"Ask the Dog Guy" with John Wade

"Ask the Dog Guy" with John Wade

Puppy and Obedience Training Without Food or Fear

Poopsicles – Eating Poop

– Posted in: Columns

John,

We have the best little Pomeranian but with one gross and embarrassing 4-year-old problem. She is a feces eater, hers or her sister dog, she is not fussy. We acquired her at three years old from a kennel where she was supposed to be a breeding dog.  We watch her closely but she is very quick and persistent, even with scolding. -Paris
Hi Paris,

I’ve read all sorts of theories as to why dogs might do this. Most of the dogs I hear complaints about eat good food and are healthy so it’s doubtful but check with your vet to check if there is some dietary issue.  Alternative theories are that it might be an attention seeking behaviour, “Look at me, I’m eating my own poop!” Another is allelomimetic, that the dog is simply copying it’s owner. You’d think, a dog that observant might also note that the poop is going into a baggy and I assume not being scarfed down.

The act of eating poop is called auto coprophagia when it’s eating its own stool, and interspecific coprophagia when it’s not so fussy and anything goes. The latter is more common; with cat poop being a popular aperitif and aged horse plops a close second. Often dog owners are encouraged to buy a special food additive, even stool “sprinkles” that supposedly turn what comes out into something awful which makes one wonder, “How bad does it have to get?” I’ve never encountered a case where it worked.

I’ve found that the primary reason for this is a dirty and/or unstimulating start early in life especially common in dogs bought from pet stores and lazy breeders. In an tedious environment puppies look for things to play with. As is so often the case with the very young, one thing leads to another and the next thing you know, ‘now you see it now you don’t’. It can also be a result of a dog’s owner leaving their puppy in the yard to amuse itself when it’s too young. Most of the time the poop eating has been going on for a while and the owner doesn’t realize until the pup plants a big one on their kisser.

I know that for some dog trainers and behaviorists, this is old-fashioned and politically incorrect but I’ve found the the most successful way of solving stool eating is to discipline the dog in a way that it clearly receives the message “Are you nuts!” In this new age I’m told that this may actually lead to more coprophagia as the dog learns that it gets attention (being scolded) if it eats its faeces. Nonsense, that would tell me that the trainer’s idea of discipline is the dog’s idea of negotiation. Such a dog owner needs to find a trainer that believes in being firm but fair and how to balance the negative with a positive.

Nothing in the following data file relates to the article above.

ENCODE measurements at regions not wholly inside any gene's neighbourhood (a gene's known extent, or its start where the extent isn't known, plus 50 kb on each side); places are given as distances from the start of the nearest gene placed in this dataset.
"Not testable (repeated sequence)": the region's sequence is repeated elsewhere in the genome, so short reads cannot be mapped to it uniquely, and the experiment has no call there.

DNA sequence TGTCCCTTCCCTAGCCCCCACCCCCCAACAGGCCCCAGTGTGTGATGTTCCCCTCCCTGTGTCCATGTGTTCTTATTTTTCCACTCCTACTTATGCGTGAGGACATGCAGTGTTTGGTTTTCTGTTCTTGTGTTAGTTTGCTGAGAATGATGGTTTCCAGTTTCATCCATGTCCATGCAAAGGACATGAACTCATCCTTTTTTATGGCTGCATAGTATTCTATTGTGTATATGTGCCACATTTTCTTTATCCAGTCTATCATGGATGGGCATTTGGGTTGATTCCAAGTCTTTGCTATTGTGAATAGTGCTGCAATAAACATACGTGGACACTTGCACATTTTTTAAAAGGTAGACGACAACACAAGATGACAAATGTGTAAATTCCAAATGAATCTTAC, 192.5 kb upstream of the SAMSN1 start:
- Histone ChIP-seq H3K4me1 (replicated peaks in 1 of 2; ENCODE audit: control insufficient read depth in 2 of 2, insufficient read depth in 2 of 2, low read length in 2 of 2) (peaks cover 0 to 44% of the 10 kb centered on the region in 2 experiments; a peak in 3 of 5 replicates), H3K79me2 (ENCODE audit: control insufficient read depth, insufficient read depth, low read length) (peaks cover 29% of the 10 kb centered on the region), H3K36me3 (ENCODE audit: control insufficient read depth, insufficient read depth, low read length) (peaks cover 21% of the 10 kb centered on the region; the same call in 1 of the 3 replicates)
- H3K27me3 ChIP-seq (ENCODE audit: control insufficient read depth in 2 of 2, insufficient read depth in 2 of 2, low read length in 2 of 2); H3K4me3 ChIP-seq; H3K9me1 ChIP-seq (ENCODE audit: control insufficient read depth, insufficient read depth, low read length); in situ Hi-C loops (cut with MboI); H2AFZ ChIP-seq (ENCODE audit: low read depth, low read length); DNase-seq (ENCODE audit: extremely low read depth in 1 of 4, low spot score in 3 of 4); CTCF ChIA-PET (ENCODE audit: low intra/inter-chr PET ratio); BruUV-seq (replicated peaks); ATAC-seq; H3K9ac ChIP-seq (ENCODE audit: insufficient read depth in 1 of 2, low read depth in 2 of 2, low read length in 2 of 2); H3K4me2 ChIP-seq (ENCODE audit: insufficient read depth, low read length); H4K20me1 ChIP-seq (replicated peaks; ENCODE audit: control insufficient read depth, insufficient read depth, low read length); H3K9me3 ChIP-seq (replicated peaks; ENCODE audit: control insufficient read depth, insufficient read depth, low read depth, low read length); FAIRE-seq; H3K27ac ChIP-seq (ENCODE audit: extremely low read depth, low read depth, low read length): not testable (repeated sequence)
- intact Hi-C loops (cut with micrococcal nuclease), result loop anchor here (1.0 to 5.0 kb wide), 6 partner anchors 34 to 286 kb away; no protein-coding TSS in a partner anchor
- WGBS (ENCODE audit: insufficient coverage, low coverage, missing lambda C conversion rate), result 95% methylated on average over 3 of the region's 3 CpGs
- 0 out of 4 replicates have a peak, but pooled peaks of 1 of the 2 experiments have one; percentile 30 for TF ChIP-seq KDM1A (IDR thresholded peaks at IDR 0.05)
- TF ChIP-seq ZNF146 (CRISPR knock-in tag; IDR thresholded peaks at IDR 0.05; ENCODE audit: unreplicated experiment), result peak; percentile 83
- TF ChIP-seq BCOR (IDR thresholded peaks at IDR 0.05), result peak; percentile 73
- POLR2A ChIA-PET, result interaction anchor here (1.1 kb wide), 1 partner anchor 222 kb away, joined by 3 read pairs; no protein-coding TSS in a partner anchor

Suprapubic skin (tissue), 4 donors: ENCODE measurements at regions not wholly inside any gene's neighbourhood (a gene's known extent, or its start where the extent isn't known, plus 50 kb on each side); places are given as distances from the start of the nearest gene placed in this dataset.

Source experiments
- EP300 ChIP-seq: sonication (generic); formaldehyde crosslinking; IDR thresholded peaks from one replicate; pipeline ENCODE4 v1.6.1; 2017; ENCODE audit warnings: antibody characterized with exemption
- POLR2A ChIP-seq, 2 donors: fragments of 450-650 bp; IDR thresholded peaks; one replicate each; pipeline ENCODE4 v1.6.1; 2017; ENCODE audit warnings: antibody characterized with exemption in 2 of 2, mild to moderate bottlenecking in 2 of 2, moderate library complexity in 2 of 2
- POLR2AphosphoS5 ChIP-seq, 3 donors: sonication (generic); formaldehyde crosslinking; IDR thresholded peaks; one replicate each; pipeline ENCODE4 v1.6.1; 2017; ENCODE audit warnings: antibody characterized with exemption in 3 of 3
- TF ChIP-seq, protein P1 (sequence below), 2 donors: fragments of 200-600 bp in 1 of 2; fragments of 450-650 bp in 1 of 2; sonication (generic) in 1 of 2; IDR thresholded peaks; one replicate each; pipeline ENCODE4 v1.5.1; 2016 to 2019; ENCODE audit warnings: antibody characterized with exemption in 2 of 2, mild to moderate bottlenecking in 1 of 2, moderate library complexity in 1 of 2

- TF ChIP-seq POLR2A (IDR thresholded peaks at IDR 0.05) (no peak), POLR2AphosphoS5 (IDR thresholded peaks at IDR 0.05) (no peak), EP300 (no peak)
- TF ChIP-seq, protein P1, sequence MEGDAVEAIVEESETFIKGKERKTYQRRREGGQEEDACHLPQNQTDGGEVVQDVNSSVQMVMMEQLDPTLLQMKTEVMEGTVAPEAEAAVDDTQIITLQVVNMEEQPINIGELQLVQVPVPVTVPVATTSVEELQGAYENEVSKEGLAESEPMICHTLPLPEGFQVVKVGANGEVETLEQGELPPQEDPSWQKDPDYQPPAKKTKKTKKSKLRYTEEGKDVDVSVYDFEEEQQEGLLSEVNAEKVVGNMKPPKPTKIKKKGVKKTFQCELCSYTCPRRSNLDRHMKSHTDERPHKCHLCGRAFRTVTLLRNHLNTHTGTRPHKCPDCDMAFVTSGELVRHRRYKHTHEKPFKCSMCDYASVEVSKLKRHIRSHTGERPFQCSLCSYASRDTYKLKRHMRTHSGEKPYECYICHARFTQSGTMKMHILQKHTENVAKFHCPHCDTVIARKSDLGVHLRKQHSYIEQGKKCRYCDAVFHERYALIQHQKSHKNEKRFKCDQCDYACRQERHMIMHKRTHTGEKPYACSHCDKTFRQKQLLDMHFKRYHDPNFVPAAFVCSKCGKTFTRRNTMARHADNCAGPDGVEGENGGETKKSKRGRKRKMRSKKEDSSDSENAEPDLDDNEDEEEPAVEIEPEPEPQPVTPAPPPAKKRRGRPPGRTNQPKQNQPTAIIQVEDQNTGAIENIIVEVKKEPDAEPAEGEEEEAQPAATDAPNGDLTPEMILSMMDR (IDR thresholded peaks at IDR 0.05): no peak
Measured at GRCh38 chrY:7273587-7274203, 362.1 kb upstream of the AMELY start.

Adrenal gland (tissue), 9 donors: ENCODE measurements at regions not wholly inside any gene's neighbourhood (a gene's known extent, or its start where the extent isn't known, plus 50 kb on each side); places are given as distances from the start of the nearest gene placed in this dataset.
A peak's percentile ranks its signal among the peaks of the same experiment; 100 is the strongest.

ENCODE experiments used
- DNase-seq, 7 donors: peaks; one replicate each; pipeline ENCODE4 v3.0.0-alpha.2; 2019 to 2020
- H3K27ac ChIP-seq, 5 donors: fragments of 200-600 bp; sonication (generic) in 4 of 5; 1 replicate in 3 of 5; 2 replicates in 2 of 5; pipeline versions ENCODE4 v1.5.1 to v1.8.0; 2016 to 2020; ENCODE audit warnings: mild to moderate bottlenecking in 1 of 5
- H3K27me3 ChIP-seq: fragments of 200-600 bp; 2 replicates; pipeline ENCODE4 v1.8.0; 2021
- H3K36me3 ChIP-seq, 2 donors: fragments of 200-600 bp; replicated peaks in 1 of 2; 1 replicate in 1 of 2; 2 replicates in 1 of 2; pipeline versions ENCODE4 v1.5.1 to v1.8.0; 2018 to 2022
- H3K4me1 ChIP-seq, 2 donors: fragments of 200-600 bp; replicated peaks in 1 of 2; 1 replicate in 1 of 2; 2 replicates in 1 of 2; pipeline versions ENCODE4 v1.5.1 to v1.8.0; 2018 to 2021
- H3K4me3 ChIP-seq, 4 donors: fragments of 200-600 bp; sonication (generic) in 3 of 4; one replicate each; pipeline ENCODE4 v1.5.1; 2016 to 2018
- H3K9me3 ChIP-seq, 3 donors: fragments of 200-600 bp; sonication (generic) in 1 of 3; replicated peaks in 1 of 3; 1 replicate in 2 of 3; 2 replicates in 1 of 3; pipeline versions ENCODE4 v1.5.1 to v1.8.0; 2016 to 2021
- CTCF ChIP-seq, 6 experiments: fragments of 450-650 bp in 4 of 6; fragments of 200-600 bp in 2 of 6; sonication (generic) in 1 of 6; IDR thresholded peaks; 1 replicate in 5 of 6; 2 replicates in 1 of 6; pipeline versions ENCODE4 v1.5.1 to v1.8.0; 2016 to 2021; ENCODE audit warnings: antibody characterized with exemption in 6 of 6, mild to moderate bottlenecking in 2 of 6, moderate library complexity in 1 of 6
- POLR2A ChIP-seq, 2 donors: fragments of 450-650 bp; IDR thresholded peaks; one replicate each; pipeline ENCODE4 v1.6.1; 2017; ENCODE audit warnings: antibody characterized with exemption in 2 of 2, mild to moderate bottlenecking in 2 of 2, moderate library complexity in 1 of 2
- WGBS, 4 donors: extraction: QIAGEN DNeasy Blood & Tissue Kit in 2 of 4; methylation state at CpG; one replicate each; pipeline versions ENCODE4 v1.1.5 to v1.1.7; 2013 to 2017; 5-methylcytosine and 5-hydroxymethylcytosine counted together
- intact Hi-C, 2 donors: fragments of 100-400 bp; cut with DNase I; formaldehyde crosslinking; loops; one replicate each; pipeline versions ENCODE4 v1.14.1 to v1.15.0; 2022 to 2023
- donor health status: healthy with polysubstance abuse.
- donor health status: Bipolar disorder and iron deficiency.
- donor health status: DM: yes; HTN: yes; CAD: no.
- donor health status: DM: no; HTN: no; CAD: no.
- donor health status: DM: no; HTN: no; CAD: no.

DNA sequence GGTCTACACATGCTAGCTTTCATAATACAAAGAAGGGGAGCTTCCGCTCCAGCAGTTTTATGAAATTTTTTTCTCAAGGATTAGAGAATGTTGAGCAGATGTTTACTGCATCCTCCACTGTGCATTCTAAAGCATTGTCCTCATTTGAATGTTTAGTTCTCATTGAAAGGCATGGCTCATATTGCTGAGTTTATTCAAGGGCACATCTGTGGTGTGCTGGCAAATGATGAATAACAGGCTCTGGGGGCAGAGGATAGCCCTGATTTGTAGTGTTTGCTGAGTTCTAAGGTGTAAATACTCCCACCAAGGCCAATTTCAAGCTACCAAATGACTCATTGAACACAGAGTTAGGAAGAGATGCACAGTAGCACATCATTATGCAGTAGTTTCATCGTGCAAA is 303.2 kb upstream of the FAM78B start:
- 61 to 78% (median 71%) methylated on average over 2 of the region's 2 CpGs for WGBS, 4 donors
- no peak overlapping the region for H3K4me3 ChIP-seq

Here’s what I would do. First rule; until 3 months after you think this problem is solved, all rules still apply. Rule 2;  never put the dog in the position where it can get to the poop before you can get to the dog. Rule 3; See Rule 2. Rule 4; leave the dog’s leash on in order to accomplish rules 2 and 3. You don’t need to hang on to it just make sure you follow Rule 5; which guess what, is never put the dog in the position where it can get to the poop before you can get to the dog. Rule 6; the moment the dog gets a glint in its eye about a snack, get the dog’s attention with the leash and lay a little tone and body language on her. If in doubt how to do this get that trainer. The second the dog backs off, you do so as well and lead the dog right back into your trap. In other words, don’t pick it up until the dog gets a chance to attempt multiple snacks and finally looks at you as if to say, “Are you nuts?” and then of course reward the dog. If after 3 temptations, no more then 6, the dog isn’t getting it, you’re negotiating not disciplining.

John Wade

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